2nd Lieut. Sydney Carline (RFC, 19th Squadron) was shot down and wounded at the end of August over the Somme battlefield, on a bombing expedition against a railway cutting some 20 miles behind the front line. His brother, George Carline, visited him in hospital and has extracted the following details:
“After Sydney had dropped his bombs and was returning, it appears he got separated from the rest of his squadron and was attacked by four German machines. These machines had been flying at about 15,000 ft on the look-out for any separated machine to tackle. It is one of their methods to fly high and dive at a great speed on an enemy machine, firing their machine gun as soon as they are within range until they catch it up, when they turn to one side and continue their dive to their aerodrome and safety.
My brother was apparently unconscious of any enemy machines about, until he heard the firing of the gun behind him. He says that owing to the noise of the engine it is impossible to hear anything except a gun at close range or the explosions of anti-aircraft shells.
The first German machine damaged his engine slightly and wounded him in the leg. He says there were eight holes in the petrol tank, and other shots hit the back of the seat he was sitting on. With his damaged engine he had to put his nose down to keep up speed and consequently could not bring his gun into play. His machine was a single-seated scout, with a Vickers gun timed off the engine to fire through the propeller, and to aim the gun the whole machine had to be directed towards the object, as the gun is a fixed one.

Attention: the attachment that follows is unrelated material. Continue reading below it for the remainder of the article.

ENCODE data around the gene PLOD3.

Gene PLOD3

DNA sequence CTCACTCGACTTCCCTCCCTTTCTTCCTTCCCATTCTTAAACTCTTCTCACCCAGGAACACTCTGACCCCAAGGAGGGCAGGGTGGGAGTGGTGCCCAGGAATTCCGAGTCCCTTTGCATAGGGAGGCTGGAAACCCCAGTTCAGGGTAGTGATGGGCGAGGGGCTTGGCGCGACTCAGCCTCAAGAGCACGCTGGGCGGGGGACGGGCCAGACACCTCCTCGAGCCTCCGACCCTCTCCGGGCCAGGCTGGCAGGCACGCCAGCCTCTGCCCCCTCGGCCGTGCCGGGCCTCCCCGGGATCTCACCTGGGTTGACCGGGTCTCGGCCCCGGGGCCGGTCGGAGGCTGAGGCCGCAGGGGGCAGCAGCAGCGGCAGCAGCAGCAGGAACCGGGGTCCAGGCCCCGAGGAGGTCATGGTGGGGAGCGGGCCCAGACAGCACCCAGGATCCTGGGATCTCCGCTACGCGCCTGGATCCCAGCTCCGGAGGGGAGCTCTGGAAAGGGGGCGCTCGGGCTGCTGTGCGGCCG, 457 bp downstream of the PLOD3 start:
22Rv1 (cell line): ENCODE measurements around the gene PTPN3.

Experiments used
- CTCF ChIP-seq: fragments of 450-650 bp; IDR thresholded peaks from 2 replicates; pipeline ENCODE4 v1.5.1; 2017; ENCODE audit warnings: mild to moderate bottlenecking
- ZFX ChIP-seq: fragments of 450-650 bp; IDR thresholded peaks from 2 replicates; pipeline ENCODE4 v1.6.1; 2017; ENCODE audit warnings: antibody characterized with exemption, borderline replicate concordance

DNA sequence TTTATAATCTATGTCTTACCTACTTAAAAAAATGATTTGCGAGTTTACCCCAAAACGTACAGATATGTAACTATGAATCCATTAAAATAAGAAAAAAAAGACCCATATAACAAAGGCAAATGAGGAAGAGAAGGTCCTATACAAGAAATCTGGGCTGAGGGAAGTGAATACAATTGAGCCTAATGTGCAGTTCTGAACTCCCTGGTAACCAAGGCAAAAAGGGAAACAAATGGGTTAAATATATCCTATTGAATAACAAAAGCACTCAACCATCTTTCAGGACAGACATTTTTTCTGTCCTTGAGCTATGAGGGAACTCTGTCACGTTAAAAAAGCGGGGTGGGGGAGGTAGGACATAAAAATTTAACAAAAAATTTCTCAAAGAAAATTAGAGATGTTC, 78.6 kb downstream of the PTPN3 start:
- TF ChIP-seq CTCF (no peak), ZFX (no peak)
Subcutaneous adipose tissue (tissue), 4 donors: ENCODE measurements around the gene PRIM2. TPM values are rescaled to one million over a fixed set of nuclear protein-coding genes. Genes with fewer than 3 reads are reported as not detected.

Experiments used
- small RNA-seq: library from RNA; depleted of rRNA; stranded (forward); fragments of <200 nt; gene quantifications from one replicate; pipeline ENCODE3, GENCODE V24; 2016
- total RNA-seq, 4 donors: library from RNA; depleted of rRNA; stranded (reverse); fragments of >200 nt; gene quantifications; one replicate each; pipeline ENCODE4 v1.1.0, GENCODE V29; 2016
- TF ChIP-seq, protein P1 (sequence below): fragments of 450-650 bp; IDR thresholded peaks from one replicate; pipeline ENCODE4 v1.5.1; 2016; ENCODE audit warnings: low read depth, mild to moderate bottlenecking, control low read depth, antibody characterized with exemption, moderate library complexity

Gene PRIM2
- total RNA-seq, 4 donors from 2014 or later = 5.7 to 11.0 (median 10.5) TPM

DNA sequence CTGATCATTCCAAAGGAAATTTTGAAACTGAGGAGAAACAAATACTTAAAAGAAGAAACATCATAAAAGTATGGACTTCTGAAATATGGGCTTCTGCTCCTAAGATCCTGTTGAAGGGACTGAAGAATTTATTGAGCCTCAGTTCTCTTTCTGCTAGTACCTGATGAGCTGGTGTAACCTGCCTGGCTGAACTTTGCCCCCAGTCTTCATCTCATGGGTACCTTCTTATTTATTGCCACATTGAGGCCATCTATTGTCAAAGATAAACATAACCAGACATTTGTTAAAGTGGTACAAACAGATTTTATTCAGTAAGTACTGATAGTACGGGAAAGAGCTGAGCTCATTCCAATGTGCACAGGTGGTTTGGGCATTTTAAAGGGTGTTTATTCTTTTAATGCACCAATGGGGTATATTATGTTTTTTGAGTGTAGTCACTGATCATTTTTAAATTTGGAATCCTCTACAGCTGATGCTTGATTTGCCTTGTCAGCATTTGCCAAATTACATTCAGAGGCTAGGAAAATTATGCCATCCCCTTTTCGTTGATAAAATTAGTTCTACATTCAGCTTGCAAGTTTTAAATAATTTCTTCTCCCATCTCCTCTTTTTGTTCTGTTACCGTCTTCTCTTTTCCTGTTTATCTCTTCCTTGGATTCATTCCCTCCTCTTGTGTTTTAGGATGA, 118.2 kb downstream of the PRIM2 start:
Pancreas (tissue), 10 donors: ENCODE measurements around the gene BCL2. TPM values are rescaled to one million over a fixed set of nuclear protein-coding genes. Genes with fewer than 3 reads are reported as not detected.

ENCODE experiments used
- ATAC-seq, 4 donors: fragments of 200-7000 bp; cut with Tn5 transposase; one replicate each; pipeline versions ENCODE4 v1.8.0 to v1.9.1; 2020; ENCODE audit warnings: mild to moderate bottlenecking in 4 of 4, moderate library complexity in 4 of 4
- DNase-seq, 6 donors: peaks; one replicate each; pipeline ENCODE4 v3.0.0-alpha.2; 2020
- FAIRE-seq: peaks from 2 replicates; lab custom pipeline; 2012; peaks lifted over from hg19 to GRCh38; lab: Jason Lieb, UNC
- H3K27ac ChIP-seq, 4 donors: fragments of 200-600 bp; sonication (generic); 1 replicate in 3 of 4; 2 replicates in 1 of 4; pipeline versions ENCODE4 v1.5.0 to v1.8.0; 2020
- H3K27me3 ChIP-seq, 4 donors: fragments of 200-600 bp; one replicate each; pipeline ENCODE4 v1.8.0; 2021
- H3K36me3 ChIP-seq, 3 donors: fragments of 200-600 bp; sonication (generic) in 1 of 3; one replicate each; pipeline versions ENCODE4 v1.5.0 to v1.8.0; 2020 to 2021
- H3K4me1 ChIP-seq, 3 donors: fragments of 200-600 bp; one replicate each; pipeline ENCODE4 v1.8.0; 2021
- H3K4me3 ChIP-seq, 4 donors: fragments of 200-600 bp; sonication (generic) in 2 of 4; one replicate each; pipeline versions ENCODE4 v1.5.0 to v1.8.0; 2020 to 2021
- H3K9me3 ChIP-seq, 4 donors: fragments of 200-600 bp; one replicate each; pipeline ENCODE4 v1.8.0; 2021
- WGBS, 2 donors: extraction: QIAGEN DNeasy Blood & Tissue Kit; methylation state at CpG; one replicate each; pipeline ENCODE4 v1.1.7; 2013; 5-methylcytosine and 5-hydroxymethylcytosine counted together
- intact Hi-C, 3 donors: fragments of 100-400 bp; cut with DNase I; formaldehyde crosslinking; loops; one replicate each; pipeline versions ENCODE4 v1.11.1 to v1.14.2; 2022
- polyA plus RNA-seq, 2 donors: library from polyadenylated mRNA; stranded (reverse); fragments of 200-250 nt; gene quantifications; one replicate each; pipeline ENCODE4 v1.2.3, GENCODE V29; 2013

Not being able to turn and fly upwards at the German machines and so use the gun, he had to continue his course and keep turning about trying to escape the Germans or at least make their firing harmless, and at the same time firing a Lewis gun fitted behind him. But this gun, he says, is very difficult to aim with success and fly a machine at the same time.
One after another of these machines dived on to him firing their guns, and after he had dropped about 5,000 ft., the Germans made off home, and he was able to get over the lines again at about 5,000 ft. up. Crossing again by the Somme, ‘Archie’ left him alone, anywhere else he would have made a good target at that height.
His leg was numbed by the wound, so that it did not pain him, and by using his heel on the rudder instead of his toe, he was able to manage his machine all right and get back to the aerodrome. The petrol pouring from his tank was very useful, he said, as it kept his leg cool and he was able to drive his engine off his spare tank.”
A B.E 12 aircraft of the type flown by the 19th Squadron.
Sydney has told George that he is spending his sick leave in helping with an invention connected with flying.
Before the war Sydney was a budding artist, following in the footsteps of his father George Carline. In 1911, W. Davis of Turl Street commissioned him to complete six charming etchings of Oxford.
On the outbreak of war he became a dispatch rider before joining the RFC.